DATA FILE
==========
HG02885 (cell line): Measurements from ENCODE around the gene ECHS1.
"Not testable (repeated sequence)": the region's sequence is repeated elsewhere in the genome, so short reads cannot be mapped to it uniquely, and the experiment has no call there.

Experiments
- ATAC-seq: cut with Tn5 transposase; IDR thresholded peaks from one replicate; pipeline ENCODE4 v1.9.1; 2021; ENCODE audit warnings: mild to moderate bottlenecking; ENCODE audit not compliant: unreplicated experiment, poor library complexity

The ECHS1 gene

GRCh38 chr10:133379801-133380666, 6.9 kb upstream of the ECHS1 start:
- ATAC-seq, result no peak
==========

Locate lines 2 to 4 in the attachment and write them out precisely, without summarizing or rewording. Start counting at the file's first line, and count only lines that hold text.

"Not testable (repeated sequence)": the region's sequence is repeated elsewhere in the genome, so short reads cannot be mapped to it uniquely, and the experiment has no call there.

Experiments
- ATAC-seq: cut with Tn5 transposase; IDR thresholded peaks from one replicate; pipeline ENCODE4 v1.9.1; 2021; ENCODE audit warnings: mild to moderate bottlenecking; ENCODE audit not compliant: unreplicated experiment, poor library complexity